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Why not? Because Maiguru is educated. That's why you all kept quiet. After his education at the mission, Nhamo begins to be embarrassed by the poverty of his immediate family.

The poverty that is so closely tied to race is evident in this chapter. He initially did not reveal the purpose of this bed in his affair with darkness. But one day, as the afternoon was drawing to a close, I walked into the room and found my friend photographing the bed, as the sun coming from a small window cast a beam of light in the shape of slanted square.

He told me that he was taking the photograph to aid his analysis of the anatomy of darkness. He and C Boy had begun composing a treatise vaguely titled of darkness. It was customary for him to stay locked in his room, drinking and reheating coffee, reading and scribbling notes. Only on Wednesdays would he emerge, with eyes that were taken over by vast uncertainty or fatigue, as the case may be, to visit the gym where he trained in the sport of boxing.

He attended his classes, studied in his room and all the libraries nearby in Zaria, procured books with the allowance that came monthly from his older sister, but the moment it was time for an examination, melancholia would take possession of him. He would become compulsively irritated and take to violence at the slightest provocation. By this time I was beginning to be affected by the uncertainty surrounding his mind.

It defied all logic that he had so many books and breathless insights—he even lent books to professors and some of us his younger friends—but chronically got bad grades.

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However, I could not help reading it over and over; it had a character that deeply struck me, a character that frighteningly resembled something from my childhood. When I was a child my father was obsessed with talking about the question of his growing up fatherless. Any slight provocation was enough for him to launch into a lecture on how privileged we were as children with a father in the home.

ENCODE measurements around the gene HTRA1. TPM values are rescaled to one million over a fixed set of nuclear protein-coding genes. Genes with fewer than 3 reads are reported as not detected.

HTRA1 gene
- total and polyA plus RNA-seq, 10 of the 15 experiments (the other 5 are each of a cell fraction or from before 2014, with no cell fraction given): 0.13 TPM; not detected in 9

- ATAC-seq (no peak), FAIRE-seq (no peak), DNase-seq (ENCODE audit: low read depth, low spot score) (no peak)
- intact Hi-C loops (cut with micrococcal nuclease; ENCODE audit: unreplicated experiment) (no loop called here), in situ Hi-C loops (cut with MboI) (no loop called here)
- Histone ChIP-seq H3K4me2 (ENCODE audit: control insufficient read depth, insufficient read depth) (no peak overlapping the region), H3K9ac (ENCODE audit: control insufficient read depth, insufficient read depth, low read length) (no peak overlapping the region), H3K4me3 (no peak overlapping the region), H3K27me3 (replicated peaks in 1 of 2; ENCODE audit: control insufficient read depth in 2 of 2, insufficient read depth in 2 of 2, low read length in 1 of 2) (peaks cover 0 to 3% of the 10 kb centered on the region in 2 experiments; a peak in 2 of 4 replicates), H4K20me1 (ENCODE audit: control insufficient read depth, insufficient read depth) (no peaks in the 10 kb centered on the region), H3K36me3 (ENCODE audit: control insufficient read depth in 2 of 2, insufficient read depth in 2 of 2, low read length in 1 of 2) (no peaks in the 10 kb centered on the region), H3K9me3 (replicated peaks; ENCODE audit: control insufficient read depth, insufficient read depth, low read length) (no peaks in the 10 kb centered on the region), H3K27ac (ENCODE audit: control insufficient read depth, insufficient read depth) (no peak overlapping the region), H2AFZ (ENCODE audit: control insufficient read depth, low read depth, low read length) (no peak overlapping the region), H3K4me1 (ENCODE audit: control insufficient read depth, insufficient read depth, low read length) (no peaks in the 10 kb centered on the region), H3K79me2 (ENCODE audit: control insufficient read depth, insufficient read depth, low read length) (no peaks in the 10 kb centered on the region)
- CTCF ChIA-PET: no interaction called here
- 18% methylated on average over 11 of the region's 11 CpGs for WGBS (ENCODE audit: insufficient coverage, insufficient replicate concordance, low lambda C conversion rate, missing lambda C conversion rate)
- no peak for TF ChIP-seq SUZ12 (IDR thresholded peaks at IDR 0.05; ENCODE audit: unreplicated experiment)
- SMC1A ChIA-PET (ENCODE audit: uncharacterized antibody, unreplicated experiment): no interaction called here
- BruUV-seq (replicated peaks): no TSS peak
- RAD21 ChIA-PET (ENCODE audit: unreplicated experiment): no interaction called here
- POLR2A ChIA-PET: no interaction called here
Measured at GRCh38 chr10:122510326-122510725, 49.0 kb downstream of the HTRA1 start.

He possessed a single-mindedness and deep authority over the family during the meetings whenever he spoke about these questions. I was a child then but I could see and feel these things. My father raised these questions as if he himself was not a member of the family, but a powerful envoy on a mission to address it.

Even as an adult now, whenever I come across the word question I am reminded of my own family. Incidentally, I was not offended by the essay itself, because I already knew that white people spoke about black people in such a manner at the time of its publication. But rather, it began to feel as if I was being summoned; I began to wonder if it was necessary for me to initiate another Discourse on the Negro Question in this century. And I immediately wanted nothing then but to start my own assessment of this Question.

And this is what preoccupied my mind for many months at the university in Zaria, which my friend Zachary had seen and hoped to explain to me. However, rather than give his intended exposition on the essay as he and I walked through the campus, Zachary started on his characteristic analysis of layers of darkness.

He went on and on talking about discoveries in his own study of layers of darkness. His scientific mathematical insights into darkness were not only beyond my comprehension then and now but also were clearly symptomatic of the utter blackness in which he was desperately drowning. If my friend were a Westerner or a resident in the West, perhaps a young European or American, he might have been hailed as an emerging philosopher of his generation.

Essay on Nervous Conditions by Tsitsi Dangarembga

But this was not possible for him as a black man in a black world, a man born in a place notoriously disdainful of his kind of imagination and inquisition, a place with no regard for true human curiosity. His philosophical talent and inclination were too sharp, too earnest, and were agonisingly unrecognised. It was this long-felt obliviousness of the entire world to his imagination, which, I strongly believe, became the evil fire that caused the rapid deterioration of my friend.

His is a unique case in all the destructions I have so far witnessed. Zachary himself had foreseen his own tragedy when he argued that his scientific study of darkness was to pierce the geometry of known things to reach the very soul of existence, where, he further observed, we could find the realm of true but unanchored meanings.